Luas trips will hit 40m when city link opens
THE Luas will be profitable again in 2015 and will be undertake 40 million journeys annually after the new cross-city link opens two years later.
Rory O'Connor, acting chief executive of the Railway Procurement Agency (RPA), was speaking on the 10th anniversary of the opening of the Green Line from St Stephen's Green to Sandyford.
Mr O'Connor suggested future expansions could bring the Luas to Lucan and Dublin Airport.
"I think it's fair to say that the Luas has been a remarkable success story over the last 10 years," Mr O'Connor told the Herald.
Some 32 million tram journeys will be taken throughout 2014, an increase on the 30.51 million last year.
It will bring the total number of passenger journeys to about 280 million by the end of this year.
"We have had a period where costs have gone up and we have had four years where we have had a small deficit. We expect to be making a surplus again for the full year of 2015," Mr O'Connor said.
The Luas Cross City, linking the Red and Green lines, will be operational in 2017. Critics have said the connection should have been made in the original plans.
"The reason for not joining them up initially was because the Government wanted to study the option of avoiding the narrow city centre streets by going underground," Mr O'Connor said.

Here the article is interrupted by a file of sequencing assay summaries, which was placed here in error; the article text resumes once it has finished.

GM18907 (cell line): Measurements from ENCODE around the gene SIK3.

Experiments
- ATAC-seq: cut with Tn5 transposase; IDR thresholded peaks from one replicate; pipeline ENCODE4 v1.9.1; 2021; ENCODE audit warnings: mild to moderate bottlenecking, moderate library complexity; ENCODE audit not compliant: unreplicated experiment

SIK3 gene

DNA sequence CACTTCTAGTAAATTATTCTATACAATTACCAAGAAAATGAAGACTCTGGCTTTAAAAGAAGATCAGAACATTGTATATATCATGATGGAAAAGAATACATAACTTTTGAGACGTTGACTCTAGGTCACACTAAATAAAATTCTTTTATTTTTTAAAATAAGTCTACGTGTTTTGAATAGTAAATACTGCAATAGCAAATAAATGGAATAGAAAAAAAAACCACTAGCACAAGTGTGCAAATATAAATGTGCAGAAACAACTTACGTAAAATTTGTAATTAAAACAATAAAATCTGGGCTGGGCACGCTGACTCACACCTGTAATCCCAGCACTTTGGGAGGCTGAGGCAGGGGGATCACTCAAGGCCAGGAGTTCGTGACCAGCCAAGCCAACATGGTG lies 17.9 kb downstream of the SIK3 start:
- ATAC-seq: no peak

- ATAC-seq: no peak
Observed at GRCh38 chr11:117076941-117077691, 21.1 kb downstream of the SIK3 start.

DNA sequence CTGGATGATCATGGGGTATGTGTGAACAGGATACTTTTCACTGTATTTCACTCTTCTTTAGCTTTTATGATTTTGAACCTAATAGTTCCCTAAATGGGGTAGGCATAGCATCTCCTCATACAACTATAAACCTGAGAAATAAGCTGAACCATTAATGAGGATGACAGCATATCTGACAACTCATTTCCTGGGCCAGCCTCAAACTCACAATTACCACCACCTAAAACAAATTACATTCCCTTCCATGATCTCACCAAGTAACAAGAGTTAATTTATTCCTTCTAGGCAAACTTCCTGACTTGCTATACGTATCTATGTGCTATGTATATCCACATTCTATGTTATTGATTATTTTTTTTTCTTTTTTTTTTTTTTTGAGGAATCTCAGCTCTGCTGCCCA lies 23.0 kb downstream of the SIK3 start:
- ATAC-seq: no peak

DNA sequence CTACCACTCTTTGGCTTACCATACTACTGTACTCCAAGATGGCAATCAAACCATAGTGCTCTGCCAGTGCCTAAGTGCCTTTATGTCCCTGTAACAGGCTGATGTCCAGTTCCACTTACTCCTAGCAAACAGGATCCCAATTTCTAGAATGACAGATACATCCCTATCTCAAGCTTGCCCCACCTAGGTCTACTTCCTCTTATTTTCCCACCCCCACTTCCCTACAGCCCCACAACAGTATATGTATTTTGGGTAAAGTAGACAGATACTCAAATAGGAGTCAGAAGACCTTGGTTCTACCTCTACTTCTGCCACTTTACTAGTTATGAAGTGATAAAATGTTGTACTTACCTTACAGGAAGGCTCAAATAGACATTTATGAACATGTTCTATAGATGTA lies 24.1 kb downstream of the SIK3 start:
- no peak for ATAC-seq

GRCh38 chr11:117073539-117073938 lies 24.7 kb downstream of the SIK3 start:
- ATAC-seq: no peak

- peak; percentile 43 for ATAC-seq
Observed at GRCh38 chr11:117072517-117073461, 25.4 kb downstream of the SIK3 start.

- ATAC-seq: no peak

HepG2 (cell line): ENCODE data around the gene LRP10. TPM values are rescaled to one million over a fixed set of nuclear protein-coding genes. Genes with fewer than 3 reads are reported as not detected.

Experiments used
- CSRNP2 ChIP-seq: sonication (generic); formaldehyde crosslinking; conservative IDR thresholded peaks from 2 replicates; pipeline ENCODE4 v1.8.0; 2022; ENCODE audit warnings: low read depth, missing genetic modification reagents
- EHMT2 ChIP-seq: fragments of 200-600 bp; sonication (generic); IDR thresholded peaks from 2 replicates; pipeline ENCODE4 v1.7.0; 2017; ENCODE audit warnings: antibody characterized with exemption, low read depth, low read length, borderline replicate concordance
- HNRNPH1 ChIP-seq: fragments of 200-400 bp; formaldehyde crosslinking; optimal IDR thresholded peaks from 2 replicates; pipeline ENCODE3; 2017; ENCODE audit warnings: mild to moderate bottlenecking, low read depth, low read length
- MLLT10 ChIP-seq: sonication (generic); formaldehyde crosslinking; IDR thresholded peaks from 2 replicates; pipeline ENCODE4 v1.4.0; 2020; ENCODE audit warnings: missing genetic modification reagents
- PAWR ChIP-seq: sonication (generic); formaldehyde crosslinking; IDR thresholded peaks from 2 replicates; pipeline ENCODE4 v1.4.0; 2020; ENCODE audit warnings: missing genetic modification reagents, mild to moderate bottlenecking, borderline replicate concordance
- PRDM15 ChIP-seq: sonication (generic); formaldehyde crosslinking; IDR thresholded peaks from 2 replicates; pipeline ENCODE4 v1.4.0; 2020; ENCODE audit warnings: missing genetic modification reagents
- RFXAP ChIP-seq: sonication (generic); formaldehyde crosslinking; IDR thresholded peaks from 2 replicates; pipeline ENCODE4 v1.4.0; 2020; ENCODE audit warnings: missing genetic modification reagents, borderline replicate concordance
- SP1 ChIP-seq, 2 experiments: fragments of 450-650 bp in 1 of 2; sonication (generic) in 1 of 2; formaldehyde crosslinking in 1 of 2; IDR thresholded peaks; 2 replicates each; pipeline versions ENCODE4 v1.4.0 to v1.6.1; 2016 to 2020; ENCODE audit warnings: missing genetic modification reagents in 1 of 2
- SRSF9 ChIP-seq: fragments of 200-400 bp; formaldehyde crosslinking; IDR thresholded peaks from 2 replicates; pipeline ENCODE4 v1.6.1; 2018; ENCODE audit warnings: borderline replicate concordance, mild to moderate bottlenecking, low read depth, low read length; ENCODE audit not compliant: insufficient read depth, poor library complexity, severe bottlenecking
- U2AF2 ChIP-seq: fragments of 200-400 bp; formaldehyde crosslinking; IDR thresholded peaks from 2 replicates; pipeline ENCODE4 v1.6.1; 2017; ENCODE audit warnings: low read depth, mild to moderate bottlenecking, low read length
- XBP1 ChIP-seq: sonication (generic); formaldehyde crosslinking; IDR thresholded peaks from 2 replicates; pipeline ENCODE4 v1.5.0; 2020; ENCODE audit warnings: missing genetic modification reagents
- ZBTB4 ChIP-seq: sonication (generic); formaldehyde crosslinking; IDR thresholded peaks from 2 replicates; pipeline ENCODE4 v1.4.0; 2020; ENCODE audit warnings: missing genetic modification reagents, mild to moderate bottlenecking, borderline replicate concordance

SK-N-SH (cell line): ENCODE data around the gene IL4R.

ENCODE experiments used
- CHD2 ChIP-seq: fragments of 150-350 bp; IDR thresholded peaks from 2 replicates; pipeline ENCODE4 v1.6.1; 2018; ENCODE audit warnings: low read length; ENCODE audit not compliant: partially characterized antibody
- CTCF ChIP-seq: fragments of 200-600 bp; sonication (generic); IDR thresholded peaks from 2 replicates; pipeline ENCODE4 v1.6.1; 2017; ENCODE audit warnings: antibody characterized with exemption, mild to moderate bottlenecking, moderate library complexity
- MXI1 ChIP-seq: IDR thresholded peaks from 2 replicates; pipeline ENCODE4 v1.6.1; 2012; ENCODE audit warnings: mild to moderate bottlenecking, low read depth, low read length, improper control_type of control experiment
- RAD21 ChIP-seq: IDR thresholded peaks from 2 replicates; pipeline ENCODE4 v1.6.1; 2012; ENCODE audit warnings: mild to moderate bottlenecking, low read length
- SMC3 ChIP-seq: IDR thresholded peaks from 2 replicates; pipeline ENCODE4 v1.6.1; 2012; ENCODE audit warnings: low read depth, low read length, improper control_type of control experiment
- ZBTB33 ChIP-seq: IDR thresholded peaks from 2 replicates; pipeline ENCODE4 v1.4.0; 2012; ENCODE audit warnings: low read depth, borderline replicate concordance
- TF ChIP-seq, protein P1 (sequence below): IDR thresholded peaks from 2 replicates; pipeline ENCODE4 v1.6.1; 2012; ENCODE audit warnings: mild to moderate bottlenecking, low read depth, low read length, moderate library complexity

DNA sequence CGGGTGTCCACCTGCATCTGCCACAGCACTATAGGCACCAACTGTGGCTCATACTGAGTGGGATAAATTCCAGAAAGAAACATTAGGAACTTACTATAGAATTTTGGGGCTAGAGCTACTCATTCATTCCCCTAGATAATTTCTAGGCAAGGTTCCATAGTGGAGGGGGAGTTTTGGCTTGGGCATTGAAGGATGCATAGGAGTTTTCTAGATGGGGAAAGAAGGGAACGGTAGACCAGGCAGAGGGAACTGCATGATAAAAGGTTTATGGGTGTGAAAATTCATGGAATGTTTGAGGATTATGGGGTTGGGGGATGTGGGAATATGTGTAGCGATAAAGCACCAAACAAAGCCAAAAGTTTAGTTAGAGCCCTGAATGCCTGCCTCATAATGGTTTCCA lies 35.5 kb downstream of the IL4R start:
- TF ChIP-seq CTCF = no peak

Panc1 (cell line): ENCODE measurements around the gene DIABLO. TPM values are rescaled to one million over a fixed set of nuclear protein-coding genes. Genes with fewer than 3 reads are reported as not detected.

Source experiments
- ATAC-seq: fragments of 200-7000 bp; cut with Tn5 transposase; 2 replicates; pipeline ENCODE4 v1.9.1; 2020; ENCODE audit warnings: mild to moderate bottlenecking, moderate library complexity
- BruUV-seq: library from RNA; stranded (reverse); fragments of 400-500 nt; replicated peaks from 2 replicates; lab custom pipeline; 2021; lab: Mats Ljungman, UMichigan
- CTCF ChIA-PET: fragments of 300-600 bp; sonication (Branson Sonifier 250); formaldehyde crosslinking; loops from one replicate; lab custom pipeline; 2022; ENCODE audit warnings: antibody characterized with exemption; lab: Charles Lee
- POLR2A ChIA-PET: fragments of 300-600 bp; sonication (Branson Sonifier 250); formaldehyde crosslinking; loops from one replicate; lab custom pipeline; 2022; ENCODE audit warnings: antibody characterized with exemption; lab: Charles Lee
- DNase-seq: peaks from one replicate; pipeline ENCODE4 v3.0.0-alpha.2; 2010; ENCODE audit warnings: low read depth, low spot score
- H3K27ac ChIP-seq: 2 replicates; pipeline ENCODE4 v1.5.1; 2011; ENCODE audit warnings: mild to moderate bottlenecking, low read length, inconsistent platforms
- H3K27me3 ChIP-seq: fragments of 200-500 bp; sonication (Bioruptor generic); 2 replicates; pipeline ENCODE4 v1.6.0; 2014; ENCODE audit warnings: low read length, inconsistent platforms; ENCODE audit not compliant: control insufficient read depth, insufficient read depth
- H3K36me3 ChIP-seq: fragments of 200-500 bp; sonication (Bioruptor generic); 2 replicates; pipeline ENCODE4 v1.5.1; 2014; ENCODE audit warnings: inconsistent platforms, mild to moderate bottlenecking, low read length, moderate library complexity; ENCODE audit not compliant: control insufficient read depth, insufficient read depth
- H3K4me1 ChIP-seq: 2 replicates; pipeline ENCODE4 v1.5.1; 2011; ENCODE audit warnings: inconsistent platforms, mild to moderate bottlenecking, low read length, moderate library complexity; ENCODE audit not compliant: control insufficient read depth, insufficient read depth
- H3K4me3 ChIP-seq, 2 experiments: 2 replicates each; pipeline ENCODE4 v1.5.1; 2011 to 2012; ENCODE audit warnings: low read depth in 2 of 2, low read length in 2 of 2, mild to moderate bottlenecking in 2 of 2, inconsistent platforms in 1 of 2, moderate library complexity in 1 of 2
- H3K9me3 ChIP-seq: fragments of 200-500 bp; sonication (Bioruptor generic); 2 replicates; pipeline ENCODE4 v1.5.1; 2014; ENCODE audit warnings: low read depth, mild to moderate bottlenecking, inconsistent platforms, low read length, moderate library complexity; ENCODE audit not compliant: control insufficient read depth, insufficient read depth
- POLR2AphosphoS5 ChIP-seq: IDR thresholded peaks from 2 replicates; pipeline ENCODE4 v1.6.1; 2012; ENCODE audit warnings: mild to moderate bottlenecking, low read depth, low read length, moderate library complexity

Before it opened in 2004, the tram service faced a lot of opposition.
And Mary O'Rourke, who oversaw the plans as Minister for Public Enterprise, feared the project could stagnate.
As a result, she set up a shadow committee within her department.
"It was a shadow Luas committee. We would meet every second week and I got up-to-date information on where it was at," she said.
Had it not been for the special group, the plans could have been long-fingered, she believes.
Some of the resistance came from CIE. "Within CIE there was a bit of jealousy of it," Ms O'Rourke said.
It was viewed as "another beast" vying for customers.
The Green Party's Ciaran Cuffe said it was an "awful decision" not to join up the lines originally.
"They [the Government] came under pressure from certain businesses in the city centre," said Mr Cuffe, who is now a Dublin city councillor.
Studies have shown that average property prices are significantly higher the closer they are to a Luas stop.
A house within 500 metres of a Green Line station between Charlemont and Dundrum (Zone 2) could command a 12pc premium, the ESRI reported in a 2008 working paper.
Passengers say the frequency and speed of the Luas is a major plus but some complain about security problems on the Red Line.
Marc Jago (26) from Swords said: "It's quick and it's very handy, I can get it straight to friends houses now, before I had to take a few buses. The Red Line can be a bit dodgy to take sometimes. It's not very nice."